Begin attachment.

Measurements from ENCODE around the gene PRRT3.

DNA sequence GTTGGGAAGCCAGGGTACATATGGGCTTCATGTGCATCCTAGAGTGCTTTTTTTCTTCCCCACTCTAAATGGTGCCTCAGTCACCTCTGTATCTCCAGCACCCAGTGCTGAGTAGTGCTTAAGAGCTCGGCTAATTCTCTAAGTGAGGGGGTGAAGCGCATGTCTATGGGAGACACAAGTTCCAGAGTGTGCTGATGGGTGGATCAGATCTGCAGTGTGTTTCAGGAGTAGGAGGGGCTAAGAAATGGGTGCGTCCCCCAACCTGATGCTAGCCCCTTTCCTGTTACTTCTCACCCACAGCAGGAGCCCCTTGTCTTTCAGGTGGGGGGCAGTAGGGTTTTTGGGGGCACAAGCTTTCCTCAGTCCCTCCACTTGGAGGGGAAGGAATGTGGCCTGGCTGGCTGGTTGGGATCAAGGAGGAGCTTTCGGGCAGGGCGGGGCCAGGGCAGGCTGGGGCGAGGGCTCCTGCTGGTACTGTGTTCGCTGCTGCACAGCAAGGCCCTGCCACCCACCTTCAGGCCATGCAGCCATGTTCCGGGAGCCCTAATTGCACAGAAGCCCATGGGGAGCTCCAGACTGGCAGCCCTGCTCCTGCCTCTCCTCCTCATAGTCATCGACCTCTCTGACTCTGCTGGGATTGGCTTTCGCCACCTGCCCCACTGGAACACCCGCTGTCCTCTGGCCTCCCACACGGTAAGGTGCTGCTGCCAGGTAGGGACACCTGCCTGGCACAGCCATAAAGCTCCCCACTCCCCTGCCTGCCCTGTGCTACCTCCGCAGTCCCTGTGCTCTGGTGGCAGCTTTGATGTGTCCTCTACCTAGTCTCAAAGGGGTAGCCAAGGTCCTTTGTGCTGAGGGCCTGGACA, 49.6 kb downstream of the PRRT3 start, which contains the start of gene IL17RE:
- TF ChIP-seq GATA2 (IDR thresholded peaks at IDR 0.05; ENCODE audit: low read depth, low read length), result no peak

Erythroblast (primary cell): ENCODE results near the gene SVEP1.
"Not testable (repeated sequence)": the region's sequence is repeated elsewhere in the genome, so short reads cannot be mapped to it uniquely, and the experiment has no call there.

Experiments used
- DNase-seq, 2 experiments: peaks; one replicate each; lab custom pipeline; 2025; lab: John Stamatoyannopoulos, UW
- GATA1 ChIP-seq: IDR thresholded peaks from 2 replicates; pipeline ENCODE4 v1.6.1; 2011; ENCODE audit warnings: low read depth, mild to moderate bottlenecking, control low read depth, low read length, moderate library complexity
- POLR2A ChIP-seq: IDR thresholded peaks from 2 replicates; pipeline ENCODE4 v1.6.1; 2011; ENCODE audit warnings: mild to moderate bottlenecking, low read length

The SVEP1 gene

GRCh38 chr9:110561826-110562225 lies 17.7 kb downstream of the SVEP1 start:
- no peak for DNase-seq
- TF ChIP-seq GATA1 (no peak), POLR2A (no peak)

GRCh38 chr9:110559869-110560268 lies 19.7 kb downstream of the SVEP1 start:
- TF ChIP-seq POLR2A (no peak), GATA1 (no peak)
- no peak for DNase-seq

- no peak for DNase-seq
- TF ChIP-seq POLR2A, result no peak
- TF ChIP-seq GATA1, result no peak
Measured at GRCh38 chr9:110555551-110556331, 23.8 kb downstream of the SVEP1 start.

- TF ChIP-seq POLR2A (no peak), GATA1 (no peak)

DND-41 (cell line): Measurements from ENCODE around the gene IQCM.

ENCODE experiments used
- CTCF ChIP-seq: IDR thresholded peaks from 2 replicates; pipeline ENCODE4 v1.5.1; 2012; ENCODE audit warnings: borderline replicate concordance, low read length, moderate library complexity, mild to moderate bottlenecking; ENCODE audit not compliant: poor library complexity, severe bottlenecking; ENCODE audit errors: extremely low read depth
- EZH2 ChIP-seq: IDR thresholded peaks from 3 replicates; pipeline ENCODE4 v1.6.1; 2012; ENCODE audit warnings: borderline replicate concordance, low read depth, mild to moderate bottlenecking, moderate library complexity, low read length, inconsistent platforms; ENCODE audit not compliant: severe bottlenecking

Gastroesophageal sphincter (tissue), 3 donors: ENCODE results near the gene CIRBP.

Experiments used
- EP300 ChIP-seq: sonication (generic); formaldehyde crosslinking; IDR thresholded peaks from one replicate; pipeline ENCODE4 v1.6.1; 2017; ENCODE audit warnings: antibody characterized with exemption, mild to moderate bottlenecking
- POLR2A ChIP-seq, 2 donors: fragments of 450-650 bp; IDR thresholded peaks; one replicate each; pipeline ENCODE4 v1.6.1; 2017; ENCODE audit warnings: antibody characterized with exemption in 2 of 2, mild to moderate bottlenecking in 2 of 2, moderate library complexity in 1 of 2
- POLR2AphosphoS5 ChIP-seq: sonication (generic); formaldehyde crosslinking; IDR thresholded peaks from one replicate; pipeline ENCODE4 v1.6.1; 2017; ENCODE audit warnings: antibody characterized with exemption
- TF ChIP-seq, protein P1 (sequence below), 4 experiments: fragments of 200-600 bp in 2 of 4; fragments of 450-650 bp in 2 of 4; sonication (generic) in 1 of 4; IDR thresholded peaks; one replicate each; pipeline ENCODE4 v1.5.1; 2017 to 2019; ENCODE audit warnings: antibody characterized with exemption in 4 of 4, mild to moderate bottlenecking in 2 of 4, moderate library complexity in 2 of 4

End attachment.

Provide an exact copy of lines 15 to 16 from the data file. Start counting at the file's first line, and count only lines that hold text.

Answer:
- TF ChIP-seq POLR2A (no peak), GATA1 (no peak)
- no peak for DNase-seq